Kansas City Cancer Misdiagnosis Attorneys
Fighting for Victims of Cancer Misdiagnosis
We expect our doctors and other medical providers to use their best judgment and make the right diagnosis, especially when our lives are at stake. When a doctor fails to diagnose something properly, the consequences can be tragic. A cancer diagnosis is particularly important since early detection is one of the primary ways in which treatment can be improved and the outlook for recovery increased.
When a doctor makes a mistake in diagnosing cancer that another, reasonable doctor would not have made, then it may be a case of medical malpractice. If you or someone you love has suffered from a cancer misdiagnosis, call Norton & Norfleet, P.C., at (816) 454-5800 to discuss your options for free. Our Kansas City medical malpractice attorneys have a wealth of experience in these cases, and there is no obligation if you speak to them.
Common Forms of Cancer Misdiagnosis
There are different ways in which a cancer misdiagnosis can occur, often involving some critical error or negligence on the part of a doctor, a lab, a hospital, or another medical staff member. These include:
- Failure to Diagnose – When the cancer is not diagnosed at all. This may be the simplest misdiagnosis that can occur, but that does not make it any less tragic. A failure to diagnose can happen in a few different ways. Sometimes, the doctor does not order the tests necessary to determine that a patient has cancer. Other times, the doctor might order the right tests, but then fail to read them properly and recognize that cancer is present.
- Delayed Diagnosis - In a delayed diagnosis, a doctor has all of the information necessary to see that a patient has cancer, but fails to see it at first. This type of misdiagnosis becomes apparent when someone else looks at test results later and catches what the first doctor missed, or when a doctor revisits results and catches something he or she missed before. If a diagnosis is delayed for months or years, the results can be catastrophic for a patient. Especially a cancer patient.
- Mistaken Diagnosis - Perhaps the most devastating form of misdiagnosis, a mistaken diagnosis occurs when a doctor sees test results and believes something is wrong – but not what is actually wrong. Not only does this delay proper treatment, but can actually result in unnecessary treatment or surgery. For example, a mastectomy could be performed on the wrong breast of a patient, or other treatment used when chemotherapy would be better.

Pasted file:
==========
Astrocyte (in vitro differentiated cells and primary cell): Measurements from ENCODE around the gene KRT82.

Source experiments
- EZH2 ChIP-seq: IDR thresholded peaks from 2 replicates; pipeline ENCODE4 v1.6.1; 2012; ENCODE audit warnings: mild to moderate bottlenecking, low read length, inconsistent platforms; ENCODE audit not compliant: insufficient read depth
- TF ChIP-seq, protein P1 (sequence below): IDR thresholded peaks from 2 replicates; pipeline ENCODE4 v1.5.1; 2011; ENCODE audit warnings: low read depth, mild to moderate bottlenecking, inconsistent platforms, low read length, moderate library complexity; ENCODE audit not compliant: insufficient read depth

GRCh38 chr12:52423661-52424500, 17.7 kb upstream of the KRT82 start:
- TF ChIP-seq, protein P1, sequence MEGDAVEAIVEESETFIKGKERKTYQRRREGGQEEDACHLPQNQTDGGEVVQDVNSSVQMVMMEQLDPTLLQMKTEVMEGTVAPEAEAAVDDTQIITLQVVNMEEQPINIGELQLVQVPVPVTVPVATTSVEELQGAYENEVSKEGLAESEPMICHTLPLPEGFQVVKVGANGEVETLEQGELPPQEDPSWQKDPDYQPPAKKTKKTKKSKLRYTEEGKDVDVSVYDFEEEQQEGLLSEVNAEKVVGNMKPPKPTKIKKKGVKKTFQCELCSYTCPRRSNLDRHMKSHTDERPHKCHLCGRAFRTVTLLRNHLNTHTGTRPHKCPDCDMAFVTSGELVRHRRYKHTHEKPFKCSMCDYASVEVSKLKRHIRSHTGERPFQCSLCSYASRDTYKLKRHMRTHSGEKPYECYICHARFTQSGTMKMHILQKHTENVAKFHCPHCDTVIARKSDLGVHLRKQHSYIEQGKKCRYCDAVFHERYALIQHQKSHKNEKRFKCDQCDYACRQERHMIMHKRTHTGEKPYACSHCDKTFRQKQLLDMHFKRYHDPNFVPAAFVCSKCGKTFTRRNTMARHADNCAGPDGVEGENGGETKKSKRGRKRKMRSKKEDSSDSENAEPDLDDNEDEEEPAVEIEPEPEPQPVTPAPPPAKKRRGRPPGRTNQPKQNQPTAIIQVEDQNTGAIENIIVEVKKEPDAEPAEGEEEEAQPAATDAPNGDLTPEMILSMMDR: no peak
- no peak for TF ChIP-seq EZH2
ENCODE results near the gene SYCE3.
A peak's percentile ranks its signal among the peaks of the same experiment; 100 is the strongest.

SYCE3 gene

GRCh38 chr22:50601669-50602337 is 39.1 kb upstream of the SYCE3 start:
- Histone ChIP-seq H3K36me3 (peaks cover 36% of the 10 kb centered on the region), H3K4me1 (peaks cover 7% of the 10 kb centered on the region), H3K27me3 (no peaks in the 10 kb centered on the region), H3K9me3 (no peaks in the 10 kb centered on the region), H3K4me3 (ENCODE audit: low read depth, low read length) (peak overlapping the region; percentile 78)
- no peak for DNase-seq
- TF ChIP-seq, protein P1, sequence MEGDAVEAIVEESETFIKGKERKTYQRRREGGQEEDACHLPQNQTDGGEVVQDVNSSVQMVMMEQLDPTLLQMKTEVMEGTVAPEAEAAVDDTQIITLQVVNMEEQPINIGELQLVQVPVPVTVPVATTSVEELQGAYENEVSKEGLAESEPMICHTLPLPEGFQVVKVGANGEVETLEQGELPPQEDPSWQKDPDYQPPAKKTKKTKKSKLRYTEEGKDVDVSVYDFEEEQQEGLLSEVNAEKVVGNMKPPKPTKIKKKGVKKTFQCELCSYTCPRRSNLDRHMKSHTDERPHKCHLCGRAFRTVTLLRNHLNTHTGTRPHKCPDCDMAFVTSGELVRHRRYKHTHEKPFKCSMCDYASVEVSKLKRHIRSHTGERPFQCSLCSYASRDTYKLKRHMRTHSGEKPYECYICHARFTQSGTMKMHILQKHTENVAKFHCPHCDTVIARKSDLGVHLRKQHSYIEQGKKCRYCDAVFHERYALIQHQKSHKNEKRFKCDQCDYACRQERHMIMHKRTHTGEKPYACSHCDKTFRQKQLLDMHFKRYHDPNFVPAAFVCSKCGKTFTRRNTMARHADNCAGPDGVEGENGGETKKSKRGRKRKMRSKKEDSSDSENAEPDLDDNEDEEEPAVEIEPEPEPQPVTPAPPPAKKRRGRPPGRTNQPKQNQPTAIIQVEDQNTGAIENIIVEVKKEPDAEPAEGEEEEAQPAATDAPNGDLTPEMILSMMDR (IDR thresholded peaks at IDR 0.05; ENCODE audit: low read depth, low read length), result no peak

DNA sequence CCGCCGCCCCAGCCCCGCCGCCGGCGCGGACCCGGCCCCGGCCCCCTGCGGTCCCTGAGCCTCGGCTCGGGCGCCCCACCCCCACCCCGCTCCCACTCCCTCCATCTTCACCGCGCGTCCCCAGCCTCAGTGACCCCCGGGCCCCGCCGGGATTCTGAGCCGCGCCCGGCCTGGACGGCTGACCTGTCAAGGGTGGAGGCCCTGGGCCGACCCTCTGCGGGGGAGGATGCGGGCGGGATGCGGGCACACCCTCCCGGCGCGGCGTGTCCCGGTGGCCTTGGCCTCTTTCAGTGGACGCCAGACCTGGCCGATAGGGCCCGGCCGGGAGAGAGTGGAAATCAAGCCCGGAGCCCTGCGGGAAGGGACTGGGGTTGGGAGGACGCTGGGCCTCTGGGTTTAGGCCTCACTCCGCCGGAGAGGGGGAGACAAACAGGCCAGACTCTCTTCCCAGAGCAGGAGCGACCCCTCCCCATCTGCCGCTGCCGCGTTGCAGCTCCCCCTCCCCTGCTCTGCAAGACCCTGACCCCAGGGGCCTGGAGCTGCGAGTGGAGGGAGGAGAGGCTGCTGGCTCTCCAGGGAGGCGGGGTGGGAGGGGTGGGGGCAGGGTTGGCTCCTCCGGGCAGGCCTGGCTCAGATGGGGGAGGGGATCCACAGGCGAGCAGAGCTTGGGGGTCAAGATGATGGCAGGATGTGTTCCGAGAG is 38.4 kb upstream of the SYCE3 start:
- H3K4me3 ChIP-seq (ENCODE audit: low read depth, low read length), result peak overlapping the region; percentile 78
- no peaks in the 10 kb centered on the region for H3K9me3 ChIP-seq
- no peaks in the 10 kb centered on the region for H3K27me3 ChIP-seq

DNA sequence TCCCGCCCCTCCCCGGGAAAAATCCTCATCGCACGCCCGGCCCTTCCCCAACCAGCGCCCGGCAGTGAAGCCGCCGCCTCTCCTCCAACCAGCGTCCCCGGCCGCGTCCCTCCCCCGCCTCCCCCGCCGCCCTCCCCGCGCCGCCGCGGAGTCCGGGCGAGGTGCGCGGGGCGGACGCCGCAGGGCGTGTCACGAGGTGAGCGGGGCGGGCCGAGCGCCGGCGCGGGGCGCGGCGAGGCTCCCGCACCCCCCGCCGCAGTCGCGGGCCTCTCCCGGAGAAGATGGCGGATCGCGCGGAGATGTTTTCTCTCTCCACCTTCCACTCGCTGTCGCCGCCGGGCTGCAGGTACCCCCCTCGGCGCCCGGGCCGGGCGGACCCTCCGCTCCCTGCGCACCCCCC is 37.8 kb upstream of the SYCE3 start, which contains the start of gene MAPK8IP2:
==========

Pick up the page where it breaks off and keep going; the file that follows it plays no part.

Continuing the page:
Is Misdiagnosis Malpractice?
By definition, a misdiagnosis is not inherently an act of medical malpractice, but it certainly can be in some cases. Malpractice comes down to comparing what the doctor did compared to what another, reasonable doctor in the same field would do in the same situation. If a doctor misses something on an X-ray, for example, that indicates the presence of lung cancer, and another doctor sees it, then the first doctor could have committed malpractice due to that oversight. It is difficult to prove and often requires expert testimony, which is why you should never try to handle a medical malpractice case without an experienced lawyer.
Medical Malpractice Statute of Limitations
In Missouri, you only have two years from when the malpractice occurred to file a civil claim. That means that if a misdiagnosis was made 18 months ago, and you just found out today, then you only have a short time to take action against the doctor who failed you. There are specific exceptions; for example, if the doctor failed to inform of a test result, the deadline is pushed to two years from the patient’s date of discovery. Either way, it is very important that you act as soon as you learn any possible malpractice has occurred in order to protect your rights.
If you or someone you care about has suffered a cancer misdiagnosis due to the malpractice of a medical professional, contact us immediately. Call Norton & Norfleet, P.C., at (816) 454-5800 and tell us about your situation. We may be able to help.
- How Is Cancer Diagnosed? - American Cancer Society
- Diagnosis and Staging - National Cancer Institute
- Cancer - MedlinePlus